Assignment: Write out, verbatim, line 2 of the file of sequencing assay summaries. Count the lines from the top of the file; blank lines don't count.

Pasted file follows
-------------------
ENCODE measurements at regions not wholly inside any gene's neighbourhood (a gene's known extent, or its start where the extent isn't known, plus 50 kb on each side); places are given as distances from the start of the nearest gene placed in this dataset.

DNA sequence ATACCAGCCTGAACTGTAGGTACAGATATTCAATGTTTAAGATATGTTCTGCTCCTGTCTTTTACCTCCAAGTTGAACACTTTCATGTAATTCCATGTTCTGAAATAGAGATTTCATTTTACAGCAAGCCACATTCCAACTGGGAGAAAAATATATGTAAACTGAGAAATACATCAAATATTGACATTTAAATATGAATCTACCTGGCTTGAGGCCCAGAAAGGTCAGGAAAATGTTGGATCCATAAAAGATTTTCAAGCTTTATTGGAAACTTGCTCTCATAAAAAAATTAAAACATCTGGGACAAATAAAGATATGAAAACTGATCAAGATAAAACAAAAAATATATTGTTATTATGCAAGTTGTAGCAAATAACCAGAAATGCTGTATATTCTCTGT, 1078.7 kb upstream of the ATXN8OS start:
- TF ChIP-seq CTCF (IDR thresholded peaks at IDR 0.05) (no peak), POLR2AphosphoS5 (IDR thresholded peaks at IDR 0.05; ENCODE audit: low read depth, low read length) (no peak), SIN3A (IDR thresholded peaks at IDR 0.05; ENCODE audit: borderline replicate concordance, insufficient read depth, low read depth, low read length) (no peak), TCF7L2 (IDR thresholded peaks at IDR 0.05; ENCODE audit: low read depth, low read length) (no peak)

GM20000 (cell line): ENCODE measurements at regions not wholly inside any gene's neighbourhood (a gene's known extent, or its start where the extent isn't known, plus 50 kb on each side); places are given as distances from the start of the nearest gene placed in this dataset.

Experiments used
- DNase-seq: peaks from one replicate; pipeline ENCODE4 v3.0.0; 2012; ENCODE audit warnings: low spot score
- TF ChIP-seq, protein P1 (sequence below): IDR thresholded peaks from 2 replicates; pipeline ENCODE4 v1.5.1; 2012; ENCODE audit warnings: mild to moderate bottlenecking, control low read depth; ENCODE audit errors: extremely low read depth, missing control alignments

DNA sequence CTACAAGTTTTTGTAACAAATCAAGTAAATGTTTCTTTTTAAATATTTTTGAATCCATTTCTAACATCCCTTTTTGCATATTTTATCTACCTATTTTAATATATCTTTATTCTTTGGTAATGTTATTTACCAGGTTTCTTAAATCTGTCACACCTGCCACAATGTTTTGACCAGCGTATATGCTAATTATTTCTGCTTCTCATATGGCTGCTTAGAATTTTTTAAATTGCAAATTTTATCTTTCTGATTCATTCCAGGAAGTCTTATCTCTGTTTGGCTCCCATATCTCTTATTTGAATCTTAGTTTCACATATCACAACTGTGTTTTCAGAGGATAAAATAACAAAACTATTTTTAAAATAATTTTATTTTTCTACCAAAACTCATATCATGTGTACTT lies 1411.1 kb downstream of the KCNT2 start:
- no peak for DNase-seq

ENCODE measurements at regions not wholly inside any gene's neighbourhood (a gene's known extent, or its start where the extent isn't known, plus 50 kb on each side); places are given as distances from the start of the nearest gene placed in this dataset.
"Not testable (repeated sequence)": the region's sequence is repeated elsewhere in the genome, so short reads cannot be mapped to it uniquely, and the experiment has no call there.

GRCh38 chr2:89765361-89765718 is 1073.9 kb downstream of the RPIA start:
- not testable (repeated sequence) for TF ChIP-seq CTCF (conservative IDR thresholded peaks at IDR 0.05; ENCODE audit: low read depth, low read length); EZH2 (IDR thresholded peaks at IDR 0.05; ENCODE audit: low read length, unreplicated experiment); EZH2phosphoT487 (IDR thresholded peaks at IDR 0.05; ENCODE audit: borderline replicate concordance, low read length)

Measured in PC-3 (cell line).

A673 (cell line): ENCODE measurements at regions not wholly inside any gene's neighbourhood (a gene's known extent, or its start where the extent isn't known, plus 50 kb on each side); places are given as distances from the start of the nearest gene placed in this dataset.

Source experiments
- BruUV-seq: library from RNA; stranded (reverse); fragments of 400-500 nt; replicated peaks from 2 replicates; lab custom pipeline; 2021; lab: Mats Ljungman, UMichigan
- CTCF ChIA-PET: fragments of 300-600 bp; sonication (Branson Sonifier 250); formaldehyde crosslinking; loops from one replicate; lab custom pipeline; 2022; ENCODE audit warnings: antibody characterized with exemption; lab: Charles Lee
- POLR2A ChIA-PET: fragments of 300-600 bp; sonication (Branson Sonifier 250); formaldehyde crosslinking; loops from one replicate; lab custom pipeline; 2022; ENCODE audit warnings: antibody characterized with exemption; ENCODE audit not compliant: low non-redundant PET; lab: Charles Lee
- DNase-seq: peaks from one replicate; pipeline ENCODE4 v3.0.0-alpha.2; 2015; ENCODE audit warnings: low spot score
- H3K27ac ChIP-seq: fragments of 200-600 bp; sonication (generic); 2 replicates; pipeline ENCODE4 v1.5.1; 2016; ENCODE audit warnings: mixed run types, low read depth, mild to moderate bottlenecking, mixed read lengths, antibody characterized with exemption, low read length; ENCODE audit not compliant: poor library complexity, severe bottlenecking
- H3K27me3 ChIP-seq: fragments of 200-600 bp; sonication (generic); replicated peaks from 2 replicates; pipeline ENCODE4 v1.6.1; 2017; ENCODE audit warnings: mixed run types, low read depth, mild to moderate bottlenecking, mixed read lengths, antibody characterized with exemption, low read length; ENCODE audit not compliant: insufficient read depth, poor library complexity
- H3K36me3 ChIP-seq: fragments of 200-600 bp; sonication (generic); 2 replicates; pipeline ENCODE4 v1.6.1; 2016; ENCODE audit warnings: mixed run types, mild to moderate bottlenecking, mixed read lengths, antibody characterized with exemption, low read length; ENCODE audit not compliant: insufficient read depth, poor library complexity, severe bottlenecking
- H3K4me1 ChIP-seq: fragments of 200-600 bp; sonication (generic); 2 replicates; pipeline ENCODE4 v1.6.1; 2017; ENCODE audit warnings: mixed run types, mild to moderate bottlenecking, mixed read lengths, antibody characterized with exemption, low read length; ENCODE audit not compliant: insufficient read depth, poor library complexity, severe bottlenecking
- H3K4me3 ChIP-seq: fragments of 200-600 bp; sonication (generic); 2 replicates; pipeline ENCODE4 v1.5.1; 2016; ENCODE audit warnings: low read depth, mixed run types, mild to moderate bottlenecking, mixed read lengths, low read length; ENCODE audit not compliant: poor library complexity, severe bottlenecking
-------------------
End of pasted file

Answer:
DNA sequence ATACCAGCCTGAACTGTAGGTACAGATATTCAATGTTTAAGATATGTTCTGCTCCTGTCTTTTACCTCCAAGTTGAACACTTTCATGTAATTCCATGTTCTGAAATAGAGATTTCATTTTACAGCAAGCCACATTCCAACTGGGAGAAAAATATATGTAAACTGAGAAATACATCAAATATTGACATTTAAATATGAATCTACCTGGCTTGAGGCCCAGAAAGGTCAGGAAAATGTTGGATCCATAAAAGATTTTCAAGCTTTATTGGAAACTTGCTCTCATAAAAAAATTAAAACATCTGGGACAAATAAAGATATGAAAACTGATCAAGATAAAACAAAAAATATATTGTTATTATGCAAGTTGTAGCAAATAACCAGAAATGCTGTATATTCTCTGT, 1078.7 kb upstream of the ATXN8OS start: